I stared at Jalene all day long. For two days in a row from 10 am to 4 pm with only a short break for lunch, I stood at times three feet from her face. I stood as close as I possibly could and stared for hours at the shape of Jalene's mouth, the depth of her eyes, the contour of her cheeks. And as I worked on her mouth, and looked at it, and looked from my clay figure back to her flesh and blood mouth, and back to my clay figure once again, I was sure I must be getting it right.
But I wasn't.
At least, not as naturally as I thought.
I measured the distance between her eyes with calipers, from forehead to nose, from one ear to the other, then from nose to chin. Something was off. For one thing I had made the mouth too tight and grim. Also, the head was narrow, and the hair not full enough. Why, I asked our teacher Flick. "What have I done wrong?"
He stood in front of my stand to study my sculpture for a moment or two. "One thing I see right off is that the forehead needs more contouring. Also you will notice that the upper lip puffs out a bit here and interferes with the laugh lines here... and her bottom lip in the corner goes in a little bit. It tucks underneath. Often," he said, "the way the mouth is held makes a big difference to capturing a likeness."
Flick then said he often finds that he can see what's wrong with his pieces when he looks at them in the mirror. "You go along," he said, "and you know it isn't right but after a while your mind gets used to it."
So our minds get used to looking at what we've created and then they cozy up to the image just as far as we've got it. It's rather like listening - up unto a point. We listen to what people tell us and then, when we think we've got the idea, we stop listening, because we are trying to say our own thing about it. We want to put our own stamp on what our interlocutor has said, and so we find we've had enough. Now we also want to be heard. We want to be taken on board.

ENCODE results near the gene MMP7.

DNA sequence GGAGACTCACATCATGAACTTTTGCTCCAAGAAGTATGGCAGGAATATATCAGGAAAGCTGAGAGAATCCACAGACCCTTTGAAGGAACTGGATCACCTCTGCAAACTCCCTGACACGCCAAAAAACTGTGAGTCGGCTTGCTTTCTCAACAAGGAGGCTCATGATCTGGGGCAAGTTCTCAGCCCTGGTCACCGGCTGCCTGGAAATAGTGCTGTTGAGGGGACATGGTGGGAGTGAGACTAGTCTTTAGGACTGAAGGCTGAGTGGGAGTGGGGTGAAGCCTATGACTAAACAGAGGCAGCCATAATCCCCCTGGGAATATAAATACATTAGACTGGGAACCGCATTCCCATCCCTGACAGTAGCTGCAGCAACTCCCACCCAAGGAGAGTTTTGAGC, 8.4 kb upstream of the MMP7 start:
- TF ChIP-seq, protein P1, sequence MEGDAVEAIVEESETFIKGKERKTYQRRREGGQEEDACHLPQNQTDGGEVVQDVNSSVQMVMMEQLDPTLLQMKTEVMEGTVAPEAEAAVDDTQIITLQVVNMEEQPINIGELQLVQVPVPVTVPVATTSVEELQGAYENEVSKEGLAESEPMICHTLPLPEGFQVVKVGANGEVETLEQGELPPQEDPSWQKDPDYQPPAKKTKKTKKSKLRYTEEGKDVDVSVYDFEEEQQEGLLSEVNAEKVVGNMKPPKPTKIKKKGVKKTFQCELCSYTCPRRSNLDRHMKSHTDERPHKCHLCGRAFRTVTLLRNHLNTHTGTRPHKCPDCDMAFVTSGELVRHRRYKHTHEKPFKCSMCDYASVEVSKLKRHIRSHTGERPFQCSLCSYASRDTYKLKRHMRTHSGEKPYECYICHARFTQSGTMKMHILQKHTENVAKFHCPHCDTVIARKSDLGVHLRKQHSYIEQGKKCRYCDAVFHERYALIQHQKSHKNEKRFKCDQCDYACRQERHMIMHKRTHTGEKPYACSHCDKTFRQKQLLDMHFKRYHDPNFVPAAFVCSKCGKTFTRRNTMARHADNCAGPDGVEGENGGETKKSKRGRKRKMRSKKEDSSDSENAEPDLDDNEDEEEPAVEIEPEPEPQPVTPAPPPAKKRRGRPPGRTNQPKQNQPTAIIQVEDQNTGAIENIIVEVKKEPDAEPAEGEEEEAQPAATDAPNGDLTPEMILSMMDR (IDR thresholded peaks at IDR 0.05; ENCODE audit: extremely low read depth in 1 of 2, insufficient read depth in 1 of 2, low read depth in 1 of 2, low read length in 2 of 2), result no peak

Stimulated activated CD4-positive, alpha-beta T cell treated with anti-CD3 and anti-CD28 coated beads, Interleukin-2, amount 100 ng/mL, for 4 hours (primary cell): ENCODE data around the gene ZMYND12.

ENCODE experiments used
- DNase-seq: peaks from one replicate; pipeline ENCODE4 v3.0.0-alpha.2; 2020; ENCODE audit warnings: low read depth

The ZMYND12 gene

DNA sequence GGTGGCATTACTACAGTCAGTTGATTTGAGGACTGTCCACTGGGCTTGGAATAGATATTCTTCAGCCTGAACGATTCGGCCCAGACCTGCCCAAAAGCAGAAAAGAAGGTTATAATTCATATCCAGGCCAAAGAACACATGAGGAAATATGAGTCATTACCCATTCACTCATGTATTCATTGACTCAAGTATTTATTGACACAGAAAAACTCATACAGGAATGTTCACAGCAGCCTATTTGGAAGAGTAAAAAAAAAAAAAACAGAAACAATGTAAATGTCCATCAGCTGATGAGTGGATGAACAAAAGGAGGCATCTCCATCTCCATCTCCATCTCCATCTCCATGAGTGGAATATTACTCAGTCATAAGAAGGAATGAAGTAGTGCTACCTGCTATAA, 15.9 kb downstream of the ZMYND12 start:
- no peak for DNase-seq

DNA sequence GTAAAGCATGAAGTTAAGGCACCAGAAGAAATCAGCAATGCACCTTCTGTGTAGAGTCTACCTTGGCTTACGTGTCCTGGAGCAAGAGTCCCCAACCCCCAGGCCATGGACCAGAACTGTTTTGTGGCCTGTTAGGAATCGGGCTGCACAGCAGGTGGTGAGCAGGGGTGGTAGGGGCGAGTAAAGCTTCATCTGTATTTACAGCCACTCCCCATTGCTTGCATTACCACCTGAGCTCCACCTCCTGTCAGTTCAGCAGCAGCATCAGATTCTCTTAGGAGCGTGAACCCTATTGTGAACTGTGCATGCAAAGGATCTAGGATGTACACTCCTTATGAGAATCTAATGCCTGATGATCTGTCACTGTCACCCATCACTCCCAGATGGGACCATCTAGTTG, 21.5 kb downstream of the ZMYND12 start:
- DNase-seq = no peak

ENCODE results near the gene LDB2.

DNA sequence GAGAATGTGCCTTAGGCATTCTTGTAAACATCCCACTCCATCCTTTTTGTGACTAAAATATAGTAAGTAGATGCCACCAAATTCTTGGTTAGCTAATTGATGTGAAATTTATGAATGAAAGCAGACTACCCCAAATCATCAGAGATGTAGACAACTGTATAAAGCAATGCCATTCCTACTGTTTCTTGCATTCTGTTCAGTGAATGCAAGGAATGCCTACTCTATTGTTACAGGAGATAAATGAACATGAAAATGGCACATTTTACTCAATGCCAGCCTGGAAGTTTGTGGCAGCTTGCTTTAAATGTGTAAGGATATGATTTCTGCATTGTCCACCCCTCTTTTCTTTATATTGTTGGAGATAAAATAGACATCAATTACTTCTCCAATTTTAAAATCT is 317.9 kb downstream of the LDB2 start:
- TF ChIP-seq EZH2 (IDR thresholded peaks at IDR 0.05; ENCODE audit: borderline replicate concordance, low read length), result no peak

For this same reason people often make their sculptures look like themselves. The face we are most used to looking at is our own. Our own face seems the most normal of all faces on the earth, so subconsciously we try to resolve other, different faces into our own. Some people even go so far as to fall in love with people who look like them. You've seen people do this, haven't you? Couples who look like each other? Aha, they've said to themselves. Here's a face I can trust.
Thinking about this depresses me no end. I just want to see people freshly! But whether I want to see them or not, all the time I am importing my preconceived ideas, blending them with my old ideas until nothing is really new to me at all. It's all just a hodgepodge of what I know and what I think I want to know.
There were six of us in the workshop this weekend. Looking around at our work at the end of the day I was interested to see who had captured what. Some of us captured things in Jalene that others hadn't thought to capture. Nobody got it right. But also nobody got it entirely wrong.